Joe was born and lived the first 18 years of his life in West Virgina, most notably in its highest incorporated town (pop. 600). Just before enrolling at St. John's College in Annapolis, he was able to travel around the United States for six weeks and is proud to say that he has been to 42 states and counting. After one year at St. John's, he transferred to the University of Chicago, where he worked in a neurophysiology lab and later a particle detection lab. He graduated with a major in Physics and a minor in Classical Studies, and soon after expatriated to South America. He spent three months in Chile, working on a computational investigation of the Jarzynski Equality, but he found the weather much more agreeable in Buenos Aires, Argentina, where he spent another eight months. Joe was recently recalled to the land of the free and the home of the brave to start working for Wolfram Research after informing Dr. Wolfram of a terrible premonition he had in his sleep. He occasionally maintains his own website.
Improved Visualization of Cellular Automata and Other Arrays
Finding the clearest visualization of the output of even the simplest programs is a difficult matter. Even when the input's encoding and the output's decoding are trivial, and the function of the program is well understood, the computation's detailed operation may be obscured by aspects of the system used to visualize the process. By considering a series of examples of machines whose computation is well understood, I propose to study possible visualizations of systems whose input, output, and operation are all well understood, with two goals. The first is simply to create clearer representations of these systems, as learning tools for those who are not already familiar with them. The second, and more difficult, goal is to try to discover some general principle about the visual representation of simple programs' input, output, and operation that could lead to better tools for analyzing the behavior of systems that are still poorly understood.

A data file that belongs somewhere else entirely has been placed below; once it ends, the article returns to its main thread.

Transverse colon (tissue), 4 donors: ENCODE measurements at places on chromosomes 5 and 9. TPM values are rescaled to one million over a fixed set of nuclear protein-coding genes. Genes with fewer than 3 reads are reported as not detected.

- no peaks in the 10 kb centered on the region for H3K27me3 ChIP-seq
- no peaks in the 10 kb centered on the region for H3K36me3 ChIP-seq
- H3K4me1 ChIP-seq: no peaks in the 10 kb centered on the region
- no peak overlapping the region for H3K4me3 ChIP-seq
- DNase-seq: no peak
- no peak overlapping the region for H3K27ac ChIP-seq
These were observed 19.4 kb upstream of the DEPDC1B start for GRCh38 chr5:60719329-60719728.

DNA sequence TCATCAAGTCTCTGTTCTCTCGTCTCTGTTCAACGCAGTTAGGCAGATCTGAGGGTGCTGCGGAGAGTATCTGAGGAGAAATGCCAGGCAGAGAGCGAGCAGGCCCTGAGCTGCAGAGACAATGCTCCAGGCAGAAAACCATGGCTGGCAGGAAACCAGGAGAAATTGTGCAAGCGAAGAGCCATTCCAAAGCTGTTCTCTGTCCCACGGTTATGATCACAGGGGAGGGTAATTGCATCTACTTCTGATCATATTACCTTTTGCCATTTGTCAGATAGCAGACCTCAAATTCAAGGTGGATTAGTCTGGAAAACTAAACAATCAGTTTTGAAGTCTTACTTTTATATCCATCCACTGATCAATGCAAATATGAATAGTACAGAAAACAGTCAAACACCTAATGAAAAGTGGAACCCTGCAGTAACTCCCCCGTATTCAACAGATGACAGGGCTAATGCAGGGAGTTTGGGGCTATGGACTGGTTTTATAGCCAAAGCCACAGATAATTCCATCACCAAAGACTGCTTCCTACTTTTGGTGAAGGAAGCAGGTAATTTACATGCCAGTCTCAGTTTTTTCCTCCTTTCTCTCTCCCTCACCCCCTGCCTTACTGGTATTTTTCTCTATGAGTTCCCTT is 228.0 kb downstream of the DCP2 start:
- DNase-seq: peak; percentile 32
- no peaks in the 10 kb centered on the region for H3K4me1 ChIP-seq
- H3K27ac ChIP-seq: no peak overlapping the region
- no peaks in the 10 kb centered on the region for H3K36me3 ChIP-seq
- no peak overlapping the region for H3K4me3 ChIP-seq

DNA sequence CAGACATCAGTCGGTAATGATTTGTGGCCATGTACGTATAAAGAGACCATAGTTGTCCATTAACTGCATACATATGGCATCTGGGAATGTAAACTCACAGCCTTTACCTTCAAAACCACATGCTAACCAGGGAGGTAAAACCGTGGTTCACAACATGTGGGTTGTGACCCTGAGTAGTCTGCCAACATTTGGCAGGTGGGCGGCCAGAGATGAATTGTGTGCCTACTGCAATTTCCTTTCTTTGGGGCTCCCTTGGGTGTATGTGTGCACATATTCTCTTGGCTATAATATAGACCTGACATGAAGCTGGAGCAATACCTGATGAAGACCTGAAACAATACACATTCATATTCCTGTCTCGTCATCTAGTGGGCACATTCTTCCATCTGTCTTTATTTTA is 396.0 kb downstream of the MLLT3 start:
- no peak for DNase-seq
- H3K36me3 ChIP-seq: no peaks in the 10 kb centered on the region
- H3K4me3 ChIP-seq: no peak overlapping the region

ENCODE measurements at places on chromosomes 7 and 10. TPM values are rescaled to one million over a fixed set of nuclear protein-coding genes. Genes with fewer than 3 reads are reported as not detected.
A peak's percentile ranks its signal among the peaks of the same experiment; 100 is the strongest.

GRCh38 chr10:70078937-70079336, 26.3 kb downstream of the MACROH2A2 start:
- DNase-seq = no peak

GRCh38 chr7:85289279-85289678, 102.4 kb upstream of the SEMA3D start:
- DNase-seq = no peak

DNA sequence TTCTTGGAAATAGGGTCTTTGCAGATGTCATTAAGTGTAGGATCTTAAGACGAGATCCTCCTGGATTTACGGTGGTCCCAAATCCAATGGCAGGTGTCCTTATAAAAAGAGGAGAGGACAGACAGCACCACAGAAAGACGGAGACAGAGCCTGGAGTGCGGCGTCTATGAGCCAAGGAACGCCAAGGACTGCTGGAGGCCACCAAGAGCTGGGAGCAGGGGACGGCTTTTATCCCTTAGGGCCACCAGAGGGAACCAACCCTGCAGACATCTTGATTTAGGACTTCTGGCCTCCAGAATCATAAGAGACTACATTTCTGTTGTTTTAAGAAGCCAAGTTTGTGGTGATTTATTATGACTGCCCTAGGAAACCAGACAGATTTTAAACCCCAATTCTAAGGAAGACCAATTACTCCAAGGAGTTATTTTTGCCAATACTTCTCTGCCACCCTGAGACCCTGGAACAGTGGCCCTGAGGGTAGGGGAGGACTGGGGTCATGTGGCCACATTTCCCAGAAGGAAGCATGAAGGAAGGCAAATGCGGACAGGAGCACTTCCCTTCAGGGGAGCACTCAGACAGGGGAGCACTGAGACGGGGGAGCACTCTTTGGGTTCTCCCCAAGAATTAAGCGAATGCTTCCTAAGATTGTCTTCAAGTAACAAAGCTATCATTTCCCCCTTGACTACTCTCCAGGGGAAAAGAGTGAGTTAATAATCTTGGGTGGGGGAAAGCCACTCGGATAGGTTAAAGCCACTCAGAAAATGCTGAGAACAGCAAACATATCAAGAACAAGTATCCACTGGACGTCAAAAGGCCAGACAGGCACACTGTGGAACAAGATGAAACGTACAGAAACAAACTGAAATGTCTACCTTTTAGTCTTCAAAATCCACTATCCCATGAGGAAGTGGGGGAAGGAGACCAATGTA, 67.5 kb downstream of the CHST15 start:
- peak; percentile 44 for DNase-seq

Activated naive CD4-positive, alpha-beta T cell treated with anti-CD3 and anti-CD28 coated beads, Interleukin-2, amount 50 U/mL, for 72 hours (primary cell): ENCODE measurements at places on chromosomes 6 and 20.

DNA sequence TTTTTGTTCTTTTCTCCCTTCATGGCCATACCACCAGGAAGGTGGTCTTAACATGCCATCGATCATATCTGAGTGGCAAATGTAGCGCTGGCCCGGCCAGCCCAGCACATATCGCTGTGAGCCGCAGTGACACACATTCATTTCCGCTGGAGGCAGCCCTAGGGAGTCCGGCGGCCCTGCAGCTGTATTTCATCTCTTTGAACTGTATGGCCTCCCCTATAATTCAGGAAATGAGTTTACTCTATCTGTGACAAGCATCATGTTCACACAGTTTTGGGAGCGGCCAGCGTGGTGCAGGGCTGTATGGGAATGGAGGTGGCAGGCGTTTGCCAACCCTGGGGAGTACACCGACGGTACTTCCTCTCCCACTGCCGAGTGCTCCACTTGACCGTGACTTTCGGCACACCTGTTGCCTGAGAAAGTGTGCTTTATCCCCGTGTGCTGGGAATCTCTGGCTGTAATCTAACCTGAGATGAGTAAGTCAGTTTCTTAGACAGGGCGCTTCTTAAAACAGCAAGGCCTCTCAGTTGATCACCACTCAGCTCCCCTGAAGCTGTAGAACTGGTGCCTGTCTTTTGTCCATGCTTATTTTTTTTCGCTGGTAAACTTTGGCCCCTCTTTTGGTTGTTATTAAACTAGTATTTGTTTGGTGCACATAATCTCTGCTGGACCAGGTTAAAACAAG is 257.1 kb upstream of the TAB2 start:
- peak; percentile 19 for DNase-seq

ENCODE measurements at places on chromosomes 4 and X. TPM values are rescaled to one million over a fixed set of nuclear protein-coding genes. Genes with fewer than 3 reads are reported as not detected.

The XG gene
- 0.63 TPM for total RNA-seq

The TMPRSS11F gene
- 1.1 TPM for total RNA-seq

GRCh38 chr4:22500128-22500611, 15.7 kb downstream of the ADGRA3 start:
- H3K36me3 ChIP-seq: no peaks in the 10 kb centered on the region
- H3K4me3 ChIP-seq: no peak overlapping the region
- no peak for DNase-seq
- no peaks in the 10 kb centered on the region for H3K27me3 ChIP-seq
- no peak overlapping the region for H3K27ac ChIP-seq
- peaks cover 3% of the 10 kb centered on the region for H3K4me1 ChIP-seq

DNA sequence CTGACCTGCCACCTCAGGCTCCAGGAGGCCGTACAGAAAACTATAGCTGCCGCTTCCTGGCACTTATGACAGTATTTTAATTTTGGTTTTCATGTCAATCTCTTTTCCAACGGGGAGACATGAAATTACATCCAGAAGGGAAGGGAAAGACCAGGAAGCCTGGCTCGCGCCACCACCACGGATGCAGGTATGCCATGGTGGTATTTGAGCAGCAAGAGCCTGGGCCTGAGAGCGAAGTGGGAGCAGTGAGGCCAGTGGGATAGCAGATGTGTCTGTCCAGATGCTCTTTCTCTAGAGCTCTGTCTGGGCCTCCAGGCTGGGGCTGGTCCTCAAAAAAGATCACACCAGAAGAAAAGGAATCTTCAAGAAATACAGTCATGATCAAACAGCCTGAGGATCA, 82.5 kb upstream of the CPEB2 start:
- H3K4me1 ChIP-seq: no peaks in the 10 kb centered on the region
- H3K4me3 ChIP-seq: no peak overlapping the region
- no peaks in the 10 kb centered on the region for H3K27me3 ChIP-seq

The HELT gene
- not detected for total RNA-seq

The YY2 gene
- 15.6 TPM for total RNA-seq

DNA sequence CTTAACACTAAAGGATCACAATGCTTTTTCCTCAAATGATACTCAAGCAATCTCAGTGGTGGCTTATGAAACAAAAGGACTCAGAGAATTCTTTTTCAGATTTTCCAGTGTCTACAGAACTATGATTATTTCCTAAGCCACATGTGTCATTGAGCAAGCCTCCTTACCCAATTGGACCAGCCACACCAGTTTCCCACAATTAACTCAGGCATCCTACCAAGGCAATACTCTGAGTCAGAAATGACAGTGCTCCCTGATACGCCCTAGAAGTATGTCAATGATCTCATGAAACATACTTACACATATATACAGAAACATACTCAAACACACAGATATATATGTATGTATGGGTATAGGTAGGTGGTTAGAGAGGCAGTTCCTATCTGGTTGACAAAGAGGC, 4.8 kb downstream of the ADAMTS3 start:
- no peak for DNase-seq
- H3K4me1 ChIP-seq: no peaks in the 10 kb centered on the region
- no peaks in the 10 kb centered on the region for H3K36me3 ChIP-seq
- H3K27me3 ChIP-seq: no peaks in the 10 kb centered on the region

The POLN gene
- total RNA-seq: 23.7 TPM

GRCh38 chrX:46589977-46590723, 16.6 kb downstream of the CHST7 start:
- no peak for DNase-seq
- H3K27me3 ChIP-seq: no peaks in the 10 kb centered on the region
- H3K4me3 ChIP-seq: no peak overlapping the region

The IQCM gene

I'll start with developing a clearer demonstration of the prime-generating CA displayed on page 640 of A New Kind of Science, as well as an analysis of the advantages of my refinement.
Rule chosen: 214256865
Four-color, 1/2-range cellular automaton rule 214256865 with random initial conditions.